Labor has asserted that it is not toning down its plans for nationalization irrespective of claims raised by the chief of a water company that there has been a discussion with the opposition leaders concerning mutualisation-style. Labor has voiced statements concerning re-nationalizing water as well as energy and rail amidst claims by FTSE 250-klisted utility that the party was seeking other means of obtaining control over the industry.
Susan Davy who is Pennon’s Chief financial officer which owns South West water said that she had noted a more calm discussion with the party irrespective of the party speaking publicly about the full nationalization. She notes that the party has been consistent in their media statements but behind the scenes, it is easy to see the differentiation in what they are talking about. Davy also emphasizes that the interesting bit of Labor policy is that they are drilling down much more. Thus, the preference seems to be moving towards mutualisation, a model that allows customers to be owners.
A spokesman of the party declined to indicate the areas covered in the ongoing discussions with leaders in the water industry. He only reiterated that as announced in the general elections, there will be taking of public ownership of water by the next labor government through the issuance of bonds in exchange for shares in the companies. He emphasized that the party was not considering on mutual terms. Additionally, John McDonnel, the shadow chancellor has promised complete, permanent as well as cost-free water re-nationalization as well as energy and rail industries if labor wins in the next elections.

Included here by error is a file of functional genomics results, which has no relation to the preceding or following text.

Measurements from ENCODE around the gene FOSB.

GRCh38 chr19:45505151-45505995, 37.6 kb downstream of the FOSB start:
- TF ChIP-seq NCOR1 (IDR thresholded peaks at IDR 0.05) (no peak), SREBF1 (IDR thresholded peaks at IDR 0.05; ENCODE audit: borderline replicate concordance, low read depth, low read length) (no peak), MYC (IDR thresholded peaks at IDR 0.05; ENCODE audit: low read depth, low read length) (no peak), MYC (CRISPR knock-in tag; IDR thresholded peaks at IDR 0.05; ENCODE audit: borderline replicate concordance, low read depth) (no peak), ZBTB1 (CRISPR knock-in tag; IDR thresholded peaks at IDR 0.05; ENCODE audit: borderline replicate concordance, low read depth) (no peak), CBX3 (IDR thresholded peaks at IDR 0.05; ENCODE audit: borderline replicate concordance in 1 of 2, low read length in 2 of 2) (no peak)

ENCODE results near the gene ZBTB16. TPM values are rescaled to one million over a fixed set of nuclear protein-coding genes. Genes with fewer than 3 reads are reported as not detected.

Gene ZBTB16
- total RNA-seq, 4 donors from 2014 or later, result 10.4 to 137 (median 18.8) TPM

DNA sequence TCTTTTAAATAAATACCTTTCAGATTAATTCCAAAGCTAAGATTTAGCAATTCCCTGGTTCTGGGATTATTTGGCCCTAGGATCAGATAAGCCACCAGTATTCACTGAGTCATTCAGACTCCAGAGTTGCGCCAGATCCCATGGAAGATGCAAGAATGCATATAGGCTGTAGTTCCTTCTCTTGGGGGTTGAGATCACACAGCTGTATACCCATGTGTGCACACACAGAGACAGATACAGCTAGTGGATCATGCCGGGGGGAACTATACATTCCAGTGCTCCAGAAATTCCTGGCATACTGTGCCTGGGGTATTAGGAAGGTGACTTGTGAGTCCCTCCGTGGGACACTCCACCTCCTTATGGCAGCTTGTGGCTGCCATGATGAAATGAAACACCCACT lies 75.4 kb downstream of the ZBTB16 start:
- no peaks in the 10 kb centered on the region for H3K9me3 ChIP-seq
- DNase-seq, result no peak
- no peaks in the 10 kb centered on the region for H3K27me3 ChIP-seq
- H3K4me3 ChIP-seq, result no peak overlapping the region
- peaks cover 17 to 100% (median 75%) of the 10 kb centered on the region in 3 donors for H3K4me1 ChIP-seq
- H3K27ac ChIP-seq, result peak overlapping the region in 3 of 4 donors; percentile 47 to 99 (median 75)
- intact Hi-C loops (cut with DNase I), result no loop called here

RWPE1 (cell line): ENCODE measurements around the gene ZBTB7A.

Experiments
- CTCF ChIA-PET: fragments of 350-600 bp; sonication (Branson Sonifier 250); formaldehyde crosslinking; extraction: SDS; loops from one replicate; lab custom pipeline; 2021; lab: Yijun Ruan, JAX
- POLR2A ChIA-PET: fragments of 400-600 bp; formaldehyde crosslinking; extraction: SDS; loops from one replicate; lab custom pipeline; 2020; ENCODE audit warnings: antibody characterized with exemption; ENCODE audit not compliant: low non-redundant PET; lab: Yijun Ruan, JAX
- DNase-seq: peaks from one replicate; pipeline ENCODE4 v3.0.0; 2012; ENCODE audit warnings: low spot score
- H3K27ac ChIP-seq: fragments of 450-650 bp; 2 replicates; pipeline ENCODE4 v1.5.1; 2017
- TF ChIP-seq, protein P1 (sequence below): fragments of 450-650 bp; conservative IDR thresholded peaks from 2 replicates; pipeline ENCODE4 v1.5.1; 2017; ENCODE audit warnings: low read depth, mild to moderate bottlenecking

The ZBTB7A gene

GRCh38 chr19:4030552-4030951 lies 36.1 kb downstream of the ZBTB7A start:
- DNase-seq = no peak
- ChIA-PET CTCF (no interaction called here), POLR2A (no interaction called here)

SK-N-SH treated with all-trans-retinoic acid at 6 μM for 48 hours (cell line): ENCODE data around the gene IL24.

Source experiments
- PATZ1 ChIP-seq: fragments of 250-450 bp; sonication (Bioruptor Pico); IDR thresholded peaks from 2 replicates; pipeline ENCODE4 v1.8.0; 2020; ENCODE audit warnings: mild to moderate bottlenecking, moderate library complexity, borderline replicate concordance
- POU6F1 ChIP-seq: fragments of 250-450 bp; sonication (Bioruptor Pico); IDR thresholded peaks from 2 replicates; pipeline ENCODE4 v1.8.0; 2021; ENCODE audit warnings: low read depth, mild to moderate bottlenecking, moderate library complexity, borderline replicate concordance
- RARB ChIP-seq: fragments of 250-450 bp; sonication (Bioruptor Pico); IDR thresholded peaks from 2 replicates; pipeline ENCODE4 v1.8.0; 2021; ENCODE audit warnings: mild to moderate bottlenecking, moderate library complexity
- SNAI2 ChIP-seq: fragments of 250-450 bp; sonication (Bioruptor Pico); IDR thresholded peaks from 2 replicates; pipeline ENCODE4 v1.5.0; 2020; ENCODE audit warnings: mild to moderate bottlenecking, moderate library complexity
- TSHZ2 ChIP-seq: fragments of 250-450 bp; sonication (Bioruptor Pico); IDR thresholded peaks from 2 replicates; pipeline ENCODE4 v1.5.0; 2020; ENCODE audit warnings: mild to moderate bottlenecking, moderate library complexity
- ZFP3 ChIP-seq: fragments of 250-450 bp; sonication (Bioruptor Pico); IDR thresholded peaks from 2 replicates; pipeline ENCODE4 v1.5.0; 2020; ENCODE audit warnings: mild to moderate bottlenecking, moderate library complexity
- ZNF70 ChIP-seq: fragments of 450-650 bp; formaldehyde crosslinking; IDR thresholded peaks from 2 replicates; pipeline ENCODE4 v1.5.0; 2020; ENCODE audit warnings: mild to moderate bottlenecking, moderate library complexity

Susan Davy who last year received a pay package of more than £922,000 argued that the water industry aimed at making an impression on Labor concerning the fact that the majority of the shareholders in the water companies were owned by the public. She added that indications from their model as well as that of United Utilities and Severn Trents, seventy percent of the shareholders were pension funds, charities and UK employees.
Davy also added that Pennon was in agreement with Labor concerning the say of the greater public in water management through the WaterShare initiative where an independent panel examines the performance of Pennon as well as the financial benefits which are shared with customers. Davy observes that the nationalization cost would be a major challenge as per the findings of think tanks Social Market Foundation and the Centre for Policy Studies. Davy ends by saying that they are creating a body of evidence to enable Labor to see where they are coming from and not just putting across the ideas against nationalization.